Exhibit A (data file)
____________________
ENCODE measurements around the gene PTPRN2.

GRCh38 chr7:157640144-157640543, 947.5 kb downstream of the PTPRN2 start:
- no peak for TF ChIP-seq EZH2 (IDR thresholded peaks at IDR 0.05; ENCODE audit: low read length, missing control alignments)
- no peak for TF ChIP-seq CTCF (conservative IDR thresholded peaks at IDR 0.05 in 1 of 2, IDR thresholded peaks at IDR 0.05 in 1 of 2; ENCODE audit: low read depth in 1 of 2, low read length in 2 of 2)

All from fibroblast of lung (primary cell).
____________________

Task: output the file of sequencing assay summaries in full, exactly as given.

ENCODE measurements around the gene PTPRN2.

GRCh38 chr7:157640144-157640543, 947.5 kb downstream of the PTPRN2 start:
- no peak for TF ChIP-seq EZH2 (IDR thresholded peaks at IDR 0.05; ENCODE audit: low read length, missing control alignments)
- no peak for TF ChIP-seq CTCF (conservative IDR thresholded peaks at IDR 0.05 in 1 of 2, IDR thresholded peaks at IDR 0.05 in 1 of 2; ENCODE audit: low read depth in 1 of 2, low read length in 2 of 2)

All from fibroblast of lung (primary cell).